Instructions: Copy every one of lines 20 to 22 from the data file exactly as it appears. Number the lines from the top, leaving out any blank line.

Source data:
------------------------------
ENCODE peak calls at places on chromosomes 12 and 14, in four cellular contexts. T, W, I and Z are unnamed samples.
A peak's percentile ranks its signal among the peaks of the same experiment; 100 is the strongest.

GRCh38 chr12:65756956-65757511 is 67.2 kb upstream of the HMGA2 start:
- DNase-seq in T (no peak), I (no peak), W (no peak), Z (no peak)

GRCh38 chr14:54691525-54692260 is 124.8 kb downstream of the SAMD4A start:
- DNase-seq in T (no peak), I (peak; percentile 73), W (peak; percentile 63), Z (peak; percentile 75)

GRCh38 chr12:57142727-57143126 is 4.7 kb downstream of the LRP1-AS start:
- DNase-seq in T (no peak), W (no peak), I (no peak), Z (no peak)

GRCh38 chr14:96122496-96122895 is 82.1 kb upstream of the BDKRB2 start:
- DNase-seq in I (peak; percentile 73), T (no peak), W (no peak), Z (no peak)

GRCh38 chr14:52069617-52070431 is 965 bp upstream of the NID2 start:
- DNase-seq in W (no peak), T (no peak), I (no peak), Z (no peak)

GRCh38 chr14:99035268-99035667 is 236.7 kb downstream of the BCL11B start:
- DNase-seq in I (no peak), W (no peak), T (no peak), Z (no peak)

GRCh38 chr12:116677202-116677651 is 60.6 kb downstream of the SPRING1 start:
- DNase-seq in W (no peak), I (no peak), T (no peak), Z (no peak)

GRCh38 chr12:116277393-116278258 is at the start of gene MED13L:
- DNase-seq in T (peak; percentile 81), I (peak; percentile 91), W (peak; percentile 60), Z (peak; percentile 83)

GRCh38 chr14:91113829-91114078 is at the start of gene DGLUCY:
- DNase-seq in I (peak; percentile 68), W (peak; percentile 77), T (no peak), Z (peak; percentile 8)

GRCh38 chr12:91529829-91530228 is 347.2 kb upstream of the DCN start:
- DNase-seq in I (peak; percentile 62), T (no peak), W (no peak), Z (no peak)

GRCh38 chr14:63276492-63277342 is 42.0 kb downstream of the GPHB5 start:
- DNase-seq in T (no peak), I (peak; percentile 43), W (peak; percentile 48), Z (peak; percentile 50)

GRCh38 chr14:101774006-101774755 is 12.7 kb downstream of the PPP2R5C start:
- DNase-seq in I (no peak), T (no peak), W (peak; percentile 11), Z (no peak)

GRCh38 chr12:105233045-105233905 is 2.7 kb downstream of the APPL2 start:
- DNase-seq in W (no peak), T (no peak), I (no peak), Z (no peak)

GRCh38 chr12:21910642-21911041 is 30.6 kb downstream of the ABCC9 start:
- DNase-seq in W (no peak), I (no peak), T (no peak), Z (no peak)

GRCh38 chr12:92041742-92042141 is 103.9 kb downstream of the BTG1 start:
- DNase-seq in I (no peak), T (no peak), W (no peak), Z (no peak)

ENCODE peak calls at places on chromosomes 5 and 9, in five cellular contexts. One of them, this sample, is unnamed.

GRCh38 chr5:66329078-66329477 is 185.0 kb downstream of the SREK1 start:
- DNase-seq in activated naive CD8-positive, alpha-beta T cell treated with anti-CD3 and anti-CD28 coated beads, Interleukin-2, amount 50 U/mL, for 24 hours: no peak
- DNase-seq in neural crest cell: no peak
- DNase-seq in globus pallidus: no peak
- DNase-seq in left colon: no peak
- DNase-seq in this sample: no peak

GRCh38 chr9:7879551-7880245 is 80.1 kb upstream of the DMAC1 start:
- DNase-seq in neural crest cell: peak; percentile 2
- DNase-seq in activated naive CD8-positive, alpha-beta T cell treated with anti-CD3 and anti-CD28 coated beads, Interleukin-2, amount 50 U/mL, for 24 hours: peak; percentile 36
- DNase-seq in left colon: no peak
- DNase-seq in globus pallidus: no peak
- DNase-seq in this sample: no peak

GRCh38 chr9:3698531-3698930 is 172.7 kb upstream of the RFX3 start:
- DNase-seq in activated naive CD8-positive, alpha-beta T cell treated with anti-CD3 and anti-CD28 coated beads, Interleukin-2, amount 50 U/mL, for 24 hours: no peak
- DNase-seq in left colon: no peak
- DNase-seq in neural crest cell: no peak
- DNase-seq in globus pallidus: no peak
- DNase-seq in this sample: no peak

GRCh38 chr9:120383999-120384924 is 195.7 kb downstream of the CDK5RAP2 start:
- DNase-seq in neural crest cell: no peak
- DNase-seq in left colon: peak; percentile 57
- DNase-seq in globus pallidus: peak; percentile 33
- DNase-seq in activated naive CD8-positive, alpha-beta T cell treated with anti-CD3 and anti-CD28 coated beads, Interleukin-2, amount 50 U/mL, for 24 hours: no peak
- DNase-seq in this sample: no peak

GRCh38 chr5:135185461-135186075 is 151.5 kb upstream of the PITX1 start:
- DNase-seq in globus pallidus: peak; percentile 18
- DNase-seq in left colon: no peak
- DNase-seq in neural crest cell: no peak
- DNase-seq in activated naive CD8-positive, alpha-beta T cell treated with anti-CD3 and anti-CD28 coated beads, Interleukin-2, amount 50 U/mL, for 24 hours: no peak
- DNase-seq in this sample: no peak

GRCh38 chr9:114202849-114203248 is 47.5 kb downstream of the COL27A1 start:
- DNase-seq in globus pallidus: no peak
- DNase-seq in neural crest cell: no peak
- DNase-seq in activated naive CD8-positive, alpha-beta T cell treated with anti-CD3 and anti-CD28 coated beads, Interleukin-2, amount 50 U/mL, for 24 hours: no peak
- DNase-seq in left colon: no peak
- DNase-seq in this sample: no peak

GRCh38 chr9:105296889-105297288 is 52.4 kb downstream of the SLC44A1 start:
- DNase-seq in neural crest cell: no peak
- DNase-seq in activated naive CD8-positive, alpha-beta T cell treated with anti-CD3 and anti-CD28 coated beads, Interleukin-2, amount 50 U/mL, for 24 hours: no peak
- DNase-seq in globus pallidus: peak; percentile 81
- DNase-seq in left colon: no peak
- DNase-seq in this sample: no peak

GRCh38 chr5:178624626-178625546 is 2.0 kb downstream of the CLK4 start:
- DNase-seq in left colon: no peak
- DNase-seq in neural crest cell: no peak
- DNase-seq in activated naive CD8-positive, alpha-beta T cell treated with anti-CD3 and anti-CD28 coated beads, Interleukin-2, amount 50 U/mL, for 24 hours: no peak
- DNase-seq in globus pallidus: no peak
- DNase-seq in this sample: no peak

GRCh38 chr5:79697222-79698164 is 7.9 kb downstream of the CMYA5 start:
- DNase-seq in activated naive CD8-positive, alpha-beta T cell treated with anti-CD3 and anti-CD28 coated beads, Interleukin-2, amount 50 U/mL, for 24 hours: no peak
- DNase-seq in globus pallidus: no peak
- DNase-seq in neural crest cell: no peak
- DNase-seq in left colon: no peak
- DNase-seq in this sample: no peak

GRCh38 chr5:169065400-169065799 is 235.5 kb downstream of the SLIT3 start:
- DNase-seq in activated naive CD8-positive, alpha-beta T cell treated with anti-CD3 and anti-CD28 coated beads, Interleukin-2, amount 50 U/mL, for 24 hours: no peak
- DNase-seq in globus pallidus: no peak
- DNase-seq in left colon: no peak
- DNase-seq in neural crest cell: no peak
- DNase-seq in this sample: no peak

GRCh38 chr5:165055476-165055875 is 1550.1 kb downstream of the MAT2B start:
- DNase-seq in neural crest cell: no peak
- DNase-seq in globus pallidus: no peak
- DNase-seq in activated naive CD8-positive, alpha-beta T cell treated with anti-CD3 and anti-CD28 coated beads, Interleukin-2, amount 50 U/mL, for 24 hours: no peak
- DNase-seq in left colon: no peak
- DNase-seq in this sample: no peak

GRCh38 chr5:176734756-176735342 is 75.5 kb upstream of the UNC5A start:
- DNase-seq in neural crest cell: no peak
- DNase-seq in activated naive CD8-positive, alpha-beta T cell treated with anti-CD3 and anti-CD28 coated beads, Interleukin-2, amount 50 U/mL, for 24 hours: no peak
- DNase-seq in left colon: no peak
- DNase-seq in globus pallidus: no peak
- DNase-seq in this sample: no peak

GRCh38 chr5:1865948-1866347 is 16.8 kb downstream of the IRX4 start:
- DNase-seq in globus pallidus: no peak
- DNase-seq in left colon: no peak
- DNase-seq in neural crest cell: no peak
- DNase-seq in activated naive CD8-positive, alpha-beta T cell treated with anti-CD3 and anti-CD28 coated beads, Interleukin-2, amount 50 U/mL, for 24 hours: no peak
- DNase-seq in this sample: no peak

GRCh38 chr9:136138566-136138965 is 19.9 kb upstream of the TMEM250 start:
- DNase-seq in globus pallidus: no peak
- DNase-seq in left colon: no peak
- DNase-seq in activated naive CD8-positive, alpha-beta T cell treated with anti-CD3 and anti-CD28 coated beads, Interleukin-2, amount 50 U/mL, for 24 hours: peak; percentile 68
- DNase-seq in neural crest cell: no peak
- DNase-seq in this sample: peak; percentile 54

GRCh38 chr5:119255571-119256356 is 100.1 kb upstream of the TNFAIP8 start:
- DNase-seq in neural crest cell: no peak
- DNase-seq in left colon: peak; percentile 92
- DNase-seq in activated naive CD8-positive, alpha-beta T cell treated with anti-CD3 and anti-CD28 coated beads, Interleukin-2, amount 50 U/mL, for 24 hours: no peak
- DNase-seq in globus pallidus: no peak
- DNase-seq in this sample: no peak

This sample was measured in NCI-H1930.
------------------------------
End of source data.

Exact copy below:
- DNase-seq in I (peak; percentile 68), W (peak; percentile 77), T (no peak), Z (peak; percentile 8)

GRCh38 chr12:91529829-91530228 is 347.2 kb upstream of the DCN start:
- DNase-seq in I (peak; percentile 62), T (no peak), W (no peak), Z (no peak)